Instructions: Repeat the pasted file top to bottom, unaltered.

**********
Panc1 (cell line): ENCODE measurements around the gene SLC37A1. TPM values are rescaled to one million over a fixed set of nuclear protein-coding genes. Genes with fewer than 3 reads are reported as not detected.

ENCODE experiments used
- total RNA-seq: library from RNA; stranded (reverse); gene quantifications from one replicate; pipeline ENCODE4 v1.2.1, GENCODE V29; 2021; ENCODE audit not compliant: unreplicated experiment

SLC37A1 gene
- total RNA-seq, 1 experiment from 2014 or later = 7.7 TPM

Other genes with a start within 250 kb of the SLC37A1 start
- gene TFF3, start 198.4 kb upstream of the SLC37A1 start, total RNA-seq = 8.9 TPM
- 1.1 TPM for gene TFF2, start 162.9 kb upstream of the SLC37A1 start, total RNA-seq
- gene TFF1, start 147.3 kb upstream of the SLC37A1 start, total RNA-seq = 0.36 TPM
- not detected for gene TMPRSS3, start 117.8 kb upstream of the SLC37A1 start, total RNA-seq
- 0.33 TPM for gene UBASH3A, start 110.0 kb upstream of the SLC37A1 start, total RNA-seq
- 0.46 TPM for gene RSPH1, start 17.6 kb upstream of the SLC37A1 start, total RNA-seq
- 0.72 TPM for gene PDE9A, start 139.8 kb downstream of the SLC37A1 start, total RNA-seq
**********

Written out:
Panc1 (cell line): ENCODE measurements around the gene SLC37A1. TPM values are rescaled to one million over a fixed set of nuclear protein-coding genes. Genes with fewer than 3 reads are reported as not detected.

ENCODE experiments used
- total RNA-seq: library from RNA; stranded (reverse); gene quantifications from one replicate; pipeline ENCODE4 v1.2.1, GENCODE V29; 2021; ENCODE audit not compliant: unreplicated experiment

SLC37A1 gene
- total RNA-seq, 1 experiment from 2014 or later = 7.7 TPM

Other genes with a start within 250 kb of the SLC37A1 start
- gene TFF3, start 198.4 kb upstream of the SLC37A1 start, total RNA-seq = 8.9 TPM
- 1.1 TPM for gene TFF2, start 162.9 kb upstream of the SLC37A1 start, total RNA-seq
- gene TFF1, start 147.3 kb upstream of the SLC37A1 start, total RNA-seq = 0.36 TPM
- not detected for gene TMPRSS3, start 117.8 kb upstream of the SLC37A1 start, total RNA-seq
- 0.33 TPM for gene UBASH3A, start 110.0 kb upstream of the SLC37A1 start, total RNA-seq
- 0.46 TPM for gene RSPH1, start 17.6 kb upstream of the SLC37A1 start, total RNA-seq
- 0.72 TPM for gene PDE9A, start 139.8 kb downstream of the SLC37A1 start, total RNA-seq